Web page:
The why and how of civil services reforms

Another important feature of these reforms is loosening the iron grip of IAS on various positions of joint secretaries to the Government of India.

Published: 05th March 2022 01:52 AM  |   Last Updated: 05th March 2022 07:36 AM   |  A+A-

Justice, court, judge

Image used for representational purpose only.

One of the many reforms, silently introduced and vigorously followed up by Prime Minister Narendra Modi, is about doing away with the monopoly of civil services officials on our public administration edifice. 

In October 2019, Anoop Kumar Mendiratta was picked from a pool of 60 candidates to become the first serving judge to be appointed Union law secretary. Earlier he had served as district and sessions judge at the Karkardooma courts in the capital. 

Now, in a recent development he is set to become a judge in the Delhi High Court. Before him, Vaidya Rajesh Kotecha, a Padma awardee and former VC of Gujarat Ayurved University, was appointed secretary of the Ministry of Ayush in July 2017. During the last four and a half years, he has galvanised this department remarkably.

Another important feature of these reforms is loosening the iron grip of IAS on various positions of joint secretaries to the Government of India. Currently, at least over a dozen joint secretary-level officials are from IRS, railway service and a few even from the forest service.

All these are very welcome and long-awaited moves. Sadly, even after the post-Independence conversion of ICS into IAS, it failed in bringing about a more indigenous element in it. This was because no substantive attempts were made to link IAS with our very own and essentially Indian philosophy of public administration. As a consequence, the transformation of ICS to IAS ended up being just in the abbreviations. What remained almost unchanged was the core of the content of training of IAS and also the conduct of services officials. The governance philosophy of the likes of great Indian administrators like Arya Chanakya, Rajendra Chola, Harihara and Bukka of Vijayanagara fame, Chhatrapati Shivaji Maharaj or Sayajirao Gaikwad continued to be largely ignored even after Independence.

Add to this the systemic flaws in the rigid, steely framework of the civil services, and the need for a massive overhaul becomes all the more clear. These flaws include the needless and excessive element of security inbuilt in the framework, lack of specialisation proving detrimental to the overall performance of the officers and thirdly, absence of any systemic mechanism to ensure an uninterrupted supply chain of motivation and a strong sense of purpose. Governments after governments allowed these flaws to continue as this suited their political interests.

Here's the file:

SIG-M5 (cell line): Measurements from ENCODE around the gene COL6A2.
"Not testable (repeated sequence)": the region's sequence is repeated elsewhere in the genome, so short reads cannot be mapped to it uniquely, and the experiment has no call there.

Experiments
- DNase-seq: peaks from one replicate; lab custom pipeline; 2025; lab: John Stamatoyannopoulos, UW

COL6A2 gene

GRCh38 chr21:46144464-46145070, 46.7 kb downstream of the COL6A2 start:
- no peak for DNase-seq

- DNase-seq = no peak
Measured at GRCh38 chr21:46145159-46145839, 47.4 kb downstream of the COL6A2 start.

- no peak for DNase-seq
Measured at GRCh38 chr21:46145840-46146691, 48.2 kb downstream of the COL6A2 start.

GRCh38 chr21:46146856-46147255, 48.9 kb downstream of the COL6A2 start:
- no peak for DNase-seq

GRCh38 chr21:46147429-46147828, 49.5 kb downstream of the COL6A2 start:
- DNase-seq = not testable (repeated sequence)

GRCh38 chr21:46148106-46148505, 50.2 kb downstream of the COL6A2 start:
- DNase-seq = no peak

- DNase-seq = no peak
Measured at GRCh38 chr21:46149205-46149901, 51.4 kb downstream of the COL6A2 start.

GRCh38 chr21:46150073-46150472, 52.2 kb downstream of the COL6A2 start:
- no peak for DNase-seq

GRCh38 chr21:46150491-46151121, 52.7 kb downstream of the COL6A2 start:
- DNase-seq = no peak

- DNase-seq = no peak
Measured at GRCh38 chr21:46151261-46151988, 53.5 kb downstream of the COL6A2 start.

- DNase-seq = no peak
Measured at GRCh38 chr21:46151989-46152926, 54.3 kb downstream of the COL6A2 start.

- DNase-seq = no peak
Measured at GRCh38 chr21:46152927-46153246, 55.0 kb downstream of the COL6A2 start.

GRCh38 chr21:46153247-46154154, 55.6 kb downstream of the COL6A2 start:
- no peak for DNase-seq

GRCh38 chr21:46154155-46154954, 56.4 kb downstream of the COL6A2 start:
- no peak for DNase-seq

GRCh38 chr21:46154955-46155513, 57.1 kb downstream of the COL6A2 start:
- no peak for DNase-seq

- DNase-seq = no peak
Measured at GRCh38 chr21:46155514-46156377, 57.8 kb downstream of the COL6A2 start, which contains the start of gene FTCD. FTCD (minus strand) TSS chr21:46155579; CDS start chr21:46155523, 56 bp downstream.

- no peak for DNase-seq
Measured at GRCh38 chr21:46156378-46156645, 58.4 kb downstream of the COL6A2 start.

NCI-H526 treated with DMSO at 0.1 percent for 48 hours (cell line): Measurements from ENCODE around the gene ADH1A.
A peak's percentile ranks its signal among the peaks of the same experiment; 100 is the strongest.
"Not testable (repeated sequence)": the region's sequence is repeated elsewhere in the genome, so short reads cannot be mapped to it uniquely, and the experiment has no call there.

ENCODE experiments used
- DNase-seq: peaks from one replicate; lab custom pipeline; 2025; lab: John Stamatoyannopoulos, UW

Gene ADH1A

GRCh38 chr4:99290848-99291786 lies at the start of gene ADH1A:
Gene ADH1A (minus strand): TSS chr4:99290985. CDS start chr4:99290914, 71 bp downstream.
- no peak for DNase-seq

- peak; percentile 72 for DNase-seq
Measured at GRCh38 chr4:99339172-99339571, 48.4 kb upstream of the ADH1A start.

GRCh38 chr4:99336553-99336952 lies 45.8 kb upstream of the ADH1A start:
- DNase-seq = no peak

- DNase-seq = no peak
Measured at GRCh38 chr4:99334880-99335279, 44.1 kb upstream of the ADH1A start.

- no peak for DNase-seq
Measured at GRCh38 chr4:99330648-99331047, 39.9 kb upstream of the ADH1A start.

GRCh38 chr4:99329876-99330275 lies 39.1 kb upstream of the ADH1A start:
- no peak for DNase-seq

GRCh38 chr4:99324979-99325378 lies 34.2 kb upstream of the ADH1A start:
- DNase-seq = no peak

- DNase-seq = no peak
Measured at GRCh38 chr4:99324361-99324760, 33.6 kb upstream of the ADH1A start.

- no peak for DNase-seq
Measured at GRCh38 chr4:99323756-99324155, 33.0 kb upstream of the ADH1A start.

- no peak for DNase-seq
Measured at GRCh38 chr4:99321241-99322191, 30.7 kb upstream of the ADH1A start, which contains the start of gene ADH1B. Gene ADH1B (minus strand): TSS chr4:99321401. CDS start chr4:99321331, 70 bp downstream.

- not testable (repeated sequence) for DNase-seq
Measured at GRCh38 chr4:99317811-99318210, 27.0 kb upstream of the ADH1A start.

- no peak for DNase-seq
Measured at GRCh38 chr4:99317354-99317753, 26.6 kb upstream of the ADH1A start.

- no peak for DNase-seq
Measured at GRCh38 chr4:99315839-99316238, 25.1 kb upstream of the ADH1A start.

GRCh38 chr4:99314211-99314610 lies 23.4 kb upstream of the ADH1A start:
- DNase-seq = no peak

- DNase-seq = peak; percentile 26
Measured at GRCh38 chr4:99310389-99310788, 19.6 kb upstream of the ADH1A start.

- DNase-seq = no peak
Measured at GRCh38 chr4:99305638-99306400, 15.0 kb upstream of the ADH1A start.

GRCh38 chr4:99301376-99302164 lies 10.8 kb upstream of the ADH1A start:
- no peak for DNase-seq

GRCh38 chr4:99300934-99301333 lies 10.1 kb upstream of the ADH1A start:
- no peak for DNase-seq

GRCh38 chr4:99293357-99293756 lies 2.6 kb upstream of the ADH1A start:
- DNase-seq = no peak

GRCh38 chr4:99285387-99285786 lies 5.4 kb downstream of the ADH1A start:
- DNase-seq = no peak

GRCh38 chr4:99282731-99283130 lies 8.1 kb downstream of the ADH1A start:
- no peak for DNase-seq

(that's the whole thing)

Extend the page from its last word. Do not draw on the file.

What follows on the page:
To start with, the thick and enduring firewall that protects civil services personnel needs a relook. Generally speaking, once one enters the prestigious club of civil services, there is literally not just no looking back, but no looking around and more importantly no looking within. This security cover makes them insensitive to and unconcerned about people’s expectations; the heady cocktail of superiority complex and arrogance afflicts their thinking; and more worryingly this security cover provides them a sense of permanency in power vis-a-vis their politician bosses. The behaviour of several civil services officers shows their total disregard for transparency and accountability. Little wonder, one rarely comes across examples of some of them being removed from the ‘club’.

The other area that demands reform is specialisation. Administrative officials are supposed to handle several issues that require specialised know-how. How can a secretary, steel and mines, today, be expected to handle an assignment as secretary, culture, tomorrow? While generalists also have their importance, in today’s world it would be practical to segregate IAS officers in at least four-five important groupings like education-culture, finance, infra development with natural resources, and social ministries like social justice, labour, women and children, etc. This would bring greater domain knowledge to the table and empower officers for a more enlightened and insightful decision-making.

Thirdly, an inbuilt mechanism to ensure periodical de-thick-skinning through re-inculcation of sense of purpose and motivation is also needed. Excessive security breeds insensitivity and lack of concern. In a very short span of time, strugglers of yesterday filled with idealism become a part of the ‘establishment’ today. To avoid this, periodically held experience-based and practical-knowledge centric innovative examinations may help.

Having said all this, it must be mentioned that the PM’s initiative of Mission Karmayogi is set to overhaul the entire civil services sector. It is bound to be a historic shake-up. A glance at the themes of the six pillars of this mission speak for the entire gamut of issues covered under this transformational move. 

These pillars aim at making civil services more transparent and tech-based, creative and constructive, imaginative and innovative, proactive and polite, professional and progressive, and finally energetic and enabling. An archaic and obsolete edifice of civil services is set for metamorphosis. Less protectionism, more specialisation and regular sensitisation also need to be taken care of in this process.

Vinay Sahasrabuddhe
President, ICCR, and BJP Rajya Sabha MP
(vinays57@gmail.com)



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